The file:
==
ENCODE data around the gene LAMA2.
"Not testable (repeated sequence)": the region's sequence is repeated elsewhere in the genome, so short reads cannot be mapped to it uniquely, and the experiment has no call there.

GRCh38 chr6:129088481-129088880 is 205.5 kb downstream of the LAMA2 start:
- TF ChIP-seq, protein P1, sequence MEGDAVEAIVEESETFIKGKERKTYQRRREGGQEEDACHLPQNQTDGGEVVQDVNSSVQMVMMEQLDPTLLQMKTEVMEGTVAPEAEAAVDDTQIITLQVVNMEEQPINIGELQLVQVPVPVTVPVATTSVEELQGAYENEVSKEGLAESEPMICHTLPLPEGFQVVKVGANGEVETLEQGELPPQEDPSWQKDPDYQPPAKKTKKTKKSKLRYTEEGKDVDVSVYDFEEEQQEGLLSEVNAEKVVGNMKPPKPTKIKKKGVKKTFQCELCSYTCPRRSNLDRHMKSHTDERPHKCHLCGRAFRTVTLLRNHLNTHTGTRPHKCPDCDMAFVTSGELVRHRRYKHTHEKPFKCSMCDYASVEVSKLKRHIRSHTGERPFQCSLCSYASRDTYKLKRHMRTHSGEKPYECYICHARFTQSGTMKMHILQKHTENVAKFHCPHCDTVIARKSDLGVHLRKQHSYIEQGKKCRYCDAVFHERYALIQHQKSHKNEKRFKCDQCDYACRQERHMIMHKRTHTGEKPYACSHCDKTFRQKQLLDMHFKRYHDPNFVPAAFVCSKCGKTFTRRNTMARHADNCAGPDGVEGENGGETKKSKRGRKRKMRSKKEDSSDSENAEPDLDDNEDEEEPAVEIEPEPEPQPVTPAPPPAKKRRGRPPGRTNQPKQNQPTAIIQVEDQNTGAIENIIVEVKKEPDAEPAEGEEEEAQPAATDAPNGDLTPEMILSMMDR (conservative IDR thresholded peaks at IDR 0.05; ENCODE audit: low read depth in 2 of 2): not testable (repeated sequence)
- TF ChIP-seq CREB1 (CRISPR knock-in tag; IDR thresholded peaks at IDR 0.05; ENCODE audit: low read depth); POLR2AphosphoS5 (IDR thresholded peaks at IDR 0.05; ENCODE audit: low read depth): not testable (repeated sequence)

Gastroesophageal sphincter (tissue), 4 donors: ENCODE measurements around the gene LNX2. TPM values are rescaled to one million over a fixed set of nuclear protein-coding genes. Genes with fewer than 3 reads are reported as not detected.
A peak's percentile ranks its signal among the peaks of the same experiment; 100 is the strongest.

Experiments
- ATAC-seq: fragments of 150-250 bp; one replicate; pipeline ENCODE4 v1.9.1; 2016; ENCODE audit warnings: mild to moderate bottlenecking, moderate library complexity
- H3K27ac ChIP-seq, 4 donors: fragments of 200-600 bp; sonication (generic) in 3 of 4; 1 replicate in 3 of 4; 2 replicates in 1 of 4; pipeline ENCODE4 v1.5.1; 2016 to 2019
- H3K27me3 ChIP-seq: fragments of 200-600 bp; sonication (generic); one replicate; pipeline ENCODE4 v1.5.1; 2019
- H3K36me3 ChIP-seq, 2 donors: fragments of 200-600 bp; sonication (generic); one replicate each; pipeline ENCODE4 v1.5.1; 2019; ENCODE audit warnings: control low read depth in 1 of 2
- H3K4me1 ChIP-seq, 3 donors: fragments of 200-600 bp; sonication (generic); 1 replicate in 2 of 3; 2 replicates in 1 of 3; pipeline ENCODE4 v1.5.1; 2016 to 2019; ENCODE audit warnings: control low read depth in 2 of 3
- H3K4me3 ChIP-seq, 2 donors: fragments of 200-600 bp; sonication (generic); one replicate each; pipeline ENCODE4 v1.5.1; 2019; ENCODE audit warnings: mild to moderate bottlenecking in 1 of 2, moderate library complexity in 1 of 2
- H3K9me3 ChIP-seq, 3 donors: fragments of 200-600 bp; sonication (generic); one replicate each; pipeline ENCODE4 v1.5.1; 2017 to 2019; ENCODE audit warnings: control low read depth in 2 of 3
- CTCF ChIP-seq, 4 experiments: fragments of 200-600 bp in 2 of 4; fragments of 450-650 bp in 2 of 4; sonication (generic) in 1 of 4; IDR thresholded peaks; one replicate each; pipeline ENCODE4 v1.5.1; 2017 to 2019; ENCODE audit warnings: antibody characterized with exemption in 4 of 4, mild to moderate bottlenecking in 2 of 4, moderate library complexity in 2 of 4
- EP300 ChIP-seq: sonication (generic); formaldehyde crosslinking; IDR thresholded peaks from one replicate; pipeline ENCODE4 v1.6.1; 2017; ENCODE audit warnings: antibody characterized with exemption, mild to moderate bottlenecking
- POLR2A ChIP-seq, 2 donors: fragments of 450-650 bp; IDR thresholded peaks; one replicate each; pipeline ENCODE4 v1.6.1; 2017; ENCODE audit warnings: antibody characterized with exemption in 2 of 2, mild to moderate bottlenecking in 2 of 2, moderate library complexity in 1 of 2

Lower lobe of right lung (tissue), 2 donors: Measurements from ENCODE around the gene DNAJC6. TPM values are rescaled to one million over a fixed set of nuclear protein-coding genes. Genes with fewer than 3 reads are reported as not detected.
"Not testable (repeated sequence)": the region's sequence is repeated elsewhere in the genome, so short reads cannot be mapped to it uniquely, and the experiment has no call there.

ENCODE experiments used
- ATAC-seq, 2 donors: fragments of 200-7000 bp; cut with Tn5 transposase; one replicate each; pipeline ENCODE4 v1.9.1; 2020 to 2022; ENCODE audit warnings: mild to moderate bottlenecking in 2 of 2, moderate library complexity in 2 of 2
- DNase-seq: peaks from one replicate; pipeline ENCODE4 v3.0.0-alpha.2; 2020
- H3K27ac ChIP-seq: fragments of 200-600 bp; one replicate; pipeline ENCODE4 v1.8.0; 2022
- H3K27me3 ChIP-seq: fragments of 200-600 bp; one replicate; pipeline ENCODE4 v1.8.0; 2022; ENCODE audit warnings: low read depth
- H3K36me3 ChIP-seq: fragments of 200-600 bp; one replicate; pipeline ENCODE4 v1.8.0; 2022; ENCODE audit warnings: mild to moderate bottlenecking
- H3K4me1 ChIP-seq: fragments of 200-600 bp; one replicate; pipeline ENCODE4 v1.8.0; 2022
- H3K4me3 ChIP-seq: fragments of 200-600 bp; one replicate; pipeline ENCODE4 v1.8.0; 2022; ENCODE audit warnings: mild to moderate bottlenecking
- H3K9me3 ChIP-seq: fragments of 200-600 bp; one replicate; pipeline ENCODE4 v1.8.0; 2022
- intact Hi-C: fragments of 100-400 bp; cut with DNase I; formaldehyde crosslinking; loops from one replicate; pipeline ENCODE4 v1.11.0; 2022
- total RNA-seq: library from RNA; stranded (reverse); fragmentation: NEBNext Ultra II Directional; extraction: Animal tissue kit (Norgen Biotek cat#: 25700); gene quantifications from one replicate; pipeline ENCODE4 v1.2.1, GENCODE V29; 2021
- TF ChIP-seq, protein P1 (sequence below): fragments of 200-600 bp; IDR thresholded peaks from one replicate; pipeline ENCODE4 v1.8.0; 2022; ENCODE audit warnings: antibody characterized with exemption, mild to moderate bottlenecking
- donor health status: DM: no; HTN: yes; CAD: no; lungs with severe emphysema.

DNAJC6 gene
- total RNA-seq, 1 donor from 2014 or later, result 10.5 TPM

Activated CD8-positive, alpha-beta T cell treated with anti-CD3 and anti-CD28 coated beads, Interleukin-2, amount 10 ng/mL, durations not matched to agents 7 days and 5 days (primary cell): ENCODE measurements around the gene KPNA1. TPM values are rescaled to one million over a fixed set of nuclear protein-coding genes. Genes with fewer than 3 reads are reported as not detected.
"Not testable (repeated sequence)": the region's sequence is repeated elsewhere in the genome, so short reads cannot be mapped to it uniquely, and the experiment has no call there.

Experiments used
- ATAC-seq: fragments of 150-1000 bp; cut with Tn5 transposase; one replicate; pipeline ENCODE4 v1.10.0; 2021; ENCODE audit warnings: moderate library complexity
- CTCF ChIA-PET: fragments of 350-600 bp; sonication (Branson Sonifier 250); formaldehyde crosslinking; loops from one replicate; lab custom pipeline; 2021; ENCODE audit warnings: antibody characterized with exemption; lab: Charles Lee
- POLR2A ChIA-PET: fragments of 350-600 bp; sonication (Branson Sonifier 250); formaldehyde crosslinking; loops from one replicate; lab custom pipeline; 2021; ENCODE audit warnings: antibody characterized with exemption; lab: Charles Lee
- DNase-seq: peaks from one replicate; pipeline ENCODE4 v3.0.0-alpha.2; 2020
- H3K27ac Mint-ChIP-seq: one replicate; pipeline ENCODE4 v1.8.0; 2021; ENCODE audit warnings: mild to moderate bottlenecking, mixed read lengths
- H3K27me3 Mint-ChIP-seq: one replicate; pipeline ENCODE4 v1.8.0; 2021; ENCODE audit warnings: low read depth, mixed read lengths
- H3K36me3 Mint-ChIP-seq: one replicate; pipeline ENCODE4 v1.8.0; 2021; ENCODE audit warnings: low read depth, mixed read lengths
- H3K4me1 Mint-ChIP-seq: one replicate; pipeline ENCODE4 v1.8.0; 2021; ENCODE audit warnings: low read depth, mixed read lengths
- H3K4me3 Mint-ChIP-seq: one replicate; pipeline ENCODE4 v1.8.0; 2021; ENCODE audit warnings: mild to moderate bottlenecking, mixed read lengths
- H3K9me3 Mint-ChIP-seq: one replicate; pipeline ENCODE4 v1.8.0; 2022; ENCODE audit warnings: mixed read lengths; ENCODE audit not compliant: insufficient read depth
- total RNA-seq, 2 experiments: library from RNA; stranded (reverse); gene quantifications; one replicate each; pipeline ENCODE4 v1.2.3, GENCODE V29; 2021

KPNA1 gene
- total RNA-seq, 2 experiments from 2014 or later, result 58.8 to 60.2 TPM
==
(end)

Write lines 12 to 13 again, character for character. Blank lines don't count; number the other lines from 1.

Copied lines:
- H3K36me3 ChIP-seq, 2 donors: fragments of 200-600 bp; sonication (generic); one replicate each; pipeline ENCODE4 v1.5.1; 2019; ENCODE audit warnings: control low read depth in 1 of 2
- H3K4me1 ChIP-seq, 3 donors: fragments of 200-600 bp; sonication (generic); 1 replicate in 2 of 3; 2 replicates in 1 of 3; pipeline ENCODE4 v1.5.1; 2016 to 2019; ENCODE audit warnings: control low read depth in 2 of 3